The Health Collaborative Ecosystem (HCE) is the delivery process supporting care collaborative model with the objective to bringing the patient to the state of homeostasis. This system would incorporate all providers of health-related services for the chronically ill patient diagnosed with one or more of the designated chronic and debilitating diagnosis that utilize the most significant percentage of health care spending. Such system would be:

  • Capable of integrating physical and mental care environments.
  • An integrated layer complementing (including EHR-agnostic) existing health IT infrastructure, supporting care activities beyond the brick and mortal walls of their facility or clinic.
  • Consensus among providers to standards of care and bi-directional information flow that encourages innovation, compliance with regulations, secure privacy and adopts a continuous process of improvements to better reach patient state of homeostasis.


Why an Ecosystem?

An ecosystem is a collective system, including health IT solutions and consulting, guidance and support for a hospital’s operation in order to maximize the benefit of care collaboration through efficiency and scalability of care providers’ bandwidth. It is an ecosystem because it must include an audit and compliance component to provide crucial measurement and enforce quality guidelines for the model according to hospital clinic management. It is also an ecosystem because it must include the ability to track and monitor progress towards the state of homeostasis for all attributes contributing to the patient’s overall well being.


Case Scenario

As noted in one case study, Maria Viera, 75, takes a dozen medications to treat her diabetes, high blood pressure, congestion heart failure and arthritis. The situation worsens when her memory starts fading, leading her to forget about taking her medication. There are signs of depression developing as well. Additional concerned events such as hip and knee pain, dizziness, low blood sugar and a recent fall.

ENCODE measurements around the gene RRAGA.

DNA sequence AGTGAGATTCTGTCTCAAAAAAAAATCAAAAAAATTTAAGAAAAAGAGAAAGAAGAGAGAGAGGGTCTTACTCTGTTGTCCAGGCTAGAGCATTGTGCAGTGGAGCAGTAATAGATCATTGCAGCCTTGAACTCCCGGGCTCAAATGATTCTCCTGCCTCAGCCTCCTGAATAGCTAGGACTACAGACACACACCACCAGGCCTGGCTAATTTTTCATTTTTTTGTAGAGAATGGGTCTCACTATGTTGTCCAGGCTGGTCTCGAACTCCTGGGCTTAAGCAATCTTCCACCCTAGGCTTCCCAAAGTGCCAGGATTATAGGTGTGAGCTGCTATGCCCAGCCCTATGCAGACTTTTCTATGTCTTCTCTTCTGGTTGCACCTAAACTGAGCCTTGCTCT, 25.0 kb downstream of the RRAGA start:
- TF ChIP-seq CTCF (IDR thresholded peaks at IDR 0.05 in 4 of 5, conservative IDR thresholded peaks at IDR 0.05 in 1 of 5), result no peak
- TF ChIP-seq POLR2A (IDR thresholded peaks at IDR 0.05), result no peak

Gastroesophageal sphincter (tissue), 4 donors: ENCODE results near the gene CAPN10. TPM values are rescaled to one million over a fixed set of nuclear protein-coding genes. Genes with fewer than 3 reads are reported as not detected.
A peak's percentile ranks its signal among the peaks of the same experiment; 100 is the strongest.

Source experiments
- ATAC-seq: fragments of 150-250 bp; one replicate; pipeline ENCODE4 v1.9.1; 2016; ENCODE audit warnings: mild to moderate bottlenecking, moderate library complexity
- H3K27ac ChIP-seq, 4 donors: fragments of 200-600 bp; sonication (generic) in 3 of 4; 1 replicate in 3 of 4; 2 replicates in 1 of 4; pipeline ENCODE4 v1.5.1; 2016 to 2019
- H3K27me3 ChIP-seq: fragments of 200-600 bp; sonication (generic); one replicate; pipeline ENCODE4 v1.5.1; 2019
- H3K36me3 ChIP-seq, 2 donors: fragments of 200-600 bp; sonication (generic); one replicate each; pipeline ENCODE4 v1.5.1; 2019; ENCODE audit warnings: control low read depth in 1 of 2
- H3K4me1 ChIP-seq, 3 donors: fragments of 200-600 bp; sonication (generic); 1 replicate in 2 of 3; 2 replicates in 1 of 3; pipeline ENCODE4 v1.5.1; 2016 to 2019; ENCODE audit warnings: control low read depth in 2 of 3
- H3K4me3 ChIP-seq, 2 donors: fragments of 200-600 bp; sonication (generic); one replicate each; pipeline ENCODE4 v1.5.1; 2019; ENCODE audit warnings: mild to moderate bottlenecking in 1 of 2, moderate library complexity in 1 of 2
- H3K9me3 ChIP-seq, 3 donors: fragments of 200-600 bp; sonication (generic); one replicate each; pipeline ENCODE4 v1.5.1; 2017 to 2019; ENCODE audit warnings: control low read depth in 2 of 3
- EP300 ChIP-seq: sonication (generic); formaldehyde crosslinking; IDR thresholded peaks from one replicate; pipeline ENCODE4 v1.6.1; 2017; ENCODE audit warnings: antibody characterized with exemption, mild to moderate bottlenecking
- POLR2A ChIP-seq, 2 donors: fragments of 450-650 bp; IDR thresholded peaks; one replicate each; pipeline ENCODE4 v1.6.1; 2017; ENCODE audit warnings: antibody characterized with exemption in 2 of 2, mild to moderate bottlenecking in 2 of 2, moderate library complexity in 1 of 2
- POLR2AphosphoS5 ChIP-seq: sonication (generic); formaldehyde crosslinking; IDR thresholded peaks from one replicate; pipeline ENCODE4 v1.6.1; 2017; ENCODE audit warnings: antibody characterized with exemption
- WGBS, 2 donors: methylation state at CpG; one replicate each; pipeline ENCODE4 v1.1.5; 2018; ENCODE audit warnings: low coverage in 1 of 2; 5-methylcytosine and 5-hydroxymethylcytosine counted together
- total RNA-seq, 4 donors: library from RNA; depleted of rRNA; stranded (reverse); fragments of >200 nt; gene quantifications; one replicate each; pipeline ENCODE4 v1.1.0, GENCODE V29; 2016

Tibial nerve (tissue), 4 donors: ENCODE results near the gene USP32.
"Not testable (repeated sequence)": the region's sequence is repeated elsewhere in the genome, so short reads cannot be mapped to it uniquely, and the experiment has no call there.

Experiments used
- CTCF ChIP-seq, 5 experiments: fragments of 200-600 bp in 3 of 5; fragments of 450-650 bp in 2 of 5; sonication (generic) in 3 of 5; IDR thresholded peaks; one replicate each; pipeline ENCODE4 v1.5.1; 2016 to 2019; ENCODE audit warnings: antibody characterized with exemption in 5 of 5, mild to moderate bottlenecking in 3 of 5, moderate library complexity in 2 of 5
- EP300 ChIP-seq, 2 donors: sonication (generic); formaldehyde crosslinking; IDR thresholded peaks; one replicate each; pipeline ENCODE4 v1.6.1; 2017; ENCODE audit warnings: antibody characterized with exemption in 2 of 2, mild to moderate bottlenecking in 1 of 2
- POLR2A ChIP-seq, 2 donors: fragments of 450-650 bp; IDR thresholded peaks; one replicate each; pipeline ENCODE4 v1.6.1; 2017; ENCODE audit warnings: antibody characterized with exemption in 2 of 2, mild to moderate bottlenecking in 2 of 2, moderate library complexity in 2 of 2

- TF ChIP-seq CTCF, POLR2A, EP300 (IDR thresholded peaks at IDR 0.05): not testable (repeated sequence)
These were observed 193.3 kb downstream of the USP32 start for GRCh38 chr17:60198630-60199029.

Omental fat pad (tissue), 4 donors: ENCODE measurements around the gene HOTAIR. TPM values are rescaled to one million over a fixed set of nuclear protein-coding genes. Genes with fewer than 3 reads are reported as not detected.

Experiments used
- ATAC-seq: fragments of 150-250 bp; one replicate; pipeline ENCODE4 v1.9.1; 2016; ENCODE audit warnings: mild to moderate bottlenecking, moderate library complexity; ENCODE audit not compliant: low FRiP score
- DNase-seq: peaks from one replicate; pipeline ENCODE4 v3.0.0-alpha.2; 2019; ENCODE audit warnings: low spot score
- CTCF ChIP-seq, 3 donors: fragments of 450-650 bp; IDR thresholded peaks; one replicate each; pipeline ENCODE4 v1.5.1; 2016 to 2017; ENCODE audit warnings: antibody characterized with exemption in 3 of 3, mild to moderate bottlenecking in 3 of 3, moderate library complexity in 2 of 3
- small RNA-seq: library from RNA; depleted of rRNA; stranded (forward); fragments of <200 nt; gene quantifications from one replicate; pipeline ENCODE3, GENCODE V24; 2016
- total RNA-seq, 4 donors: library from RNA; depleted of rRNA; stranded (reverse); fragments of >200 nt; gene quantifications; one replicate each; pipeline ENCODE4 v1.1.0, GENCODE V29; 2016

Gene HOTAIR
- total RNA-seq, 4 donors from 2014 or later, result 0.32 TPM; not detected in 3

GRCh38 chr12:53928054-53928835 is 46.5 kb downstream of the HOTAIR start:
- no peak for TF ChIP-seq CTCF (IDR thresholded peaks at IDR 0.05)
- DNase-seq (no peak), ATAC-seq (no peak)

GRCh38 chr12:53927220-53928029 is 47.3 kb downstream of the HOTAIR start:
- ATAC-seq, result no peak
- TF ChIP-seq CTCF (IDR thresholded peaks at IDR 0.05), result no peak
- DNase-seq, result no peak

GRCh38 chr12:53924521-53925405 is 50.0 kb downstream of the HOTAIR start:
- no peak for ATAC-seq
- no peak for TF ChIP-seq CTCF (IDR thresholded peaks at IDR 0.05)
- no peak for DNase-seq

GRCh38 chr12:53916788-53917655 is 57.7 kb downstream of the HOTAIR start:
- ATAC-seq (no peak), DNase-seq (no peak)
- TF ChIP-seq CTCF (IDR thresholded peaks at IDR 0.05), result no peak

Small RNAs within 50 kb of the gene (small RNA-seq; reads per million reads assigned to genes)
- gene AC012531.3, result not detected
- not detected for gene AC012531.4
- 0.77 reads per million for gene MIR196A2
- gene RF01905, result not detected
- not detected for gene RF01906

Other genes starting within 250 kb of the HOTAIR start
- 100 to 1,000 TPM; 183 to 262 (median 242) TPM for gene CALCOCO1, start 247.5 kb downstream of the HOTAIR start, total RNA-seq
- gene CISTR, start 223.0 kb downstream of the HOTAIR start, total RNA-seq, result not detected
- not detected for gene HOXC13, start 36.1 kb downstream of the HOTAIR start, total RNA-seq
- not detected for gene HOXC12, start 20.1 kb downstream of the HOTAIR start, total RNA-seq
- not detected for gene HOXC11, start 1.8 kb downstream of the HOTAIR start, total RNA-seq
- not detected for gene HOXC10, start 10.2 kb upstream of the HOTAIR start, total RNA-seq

The care team for the above patient would potentially consists of a primary care provider (high blood pressure and care coordinator), a cardiologist (congestive heart failure), an endocrinologist (diabetes), dietician (diabetes), a rheumatologist (arthritis), physical and or occupational therapists (arthritis, falls, hip and knee pain), and a psychologist or a psychiatrist (depression). Today collaboration among the above care team members is done manually. The Health Collaborative Ecosystem perfectly fits the requirements to address all care needs and collaboration in order to bring the patient back to the state of homeostasis.


Net New Revenue Focusing On Preventive Care

The Health Collaborative Ecosystem is also the answer for the ‘revolving door care environment’ in addressing the need for integration between physical and behavioral health services. What is needed is a roadmap to roll out the Health Collaborative Ecosystem without upfront risks, budget planning and above all, the achievement of Net New Revenue for medical facilities. The implementation roadmap leverages the following CMS initiatives:

  • Annual Wellness Visit
  • Chronic Care Management
  • Integration between physical and behavioral health through a care collaboration model


With the HCE’s objective for patient state of homeostasis, rural and community hospitals and clinics can accomplish multiple goals—better services to the community, better defined patient outcomes, opening of new avenues for health services with behavioral health and filling the revenue gap.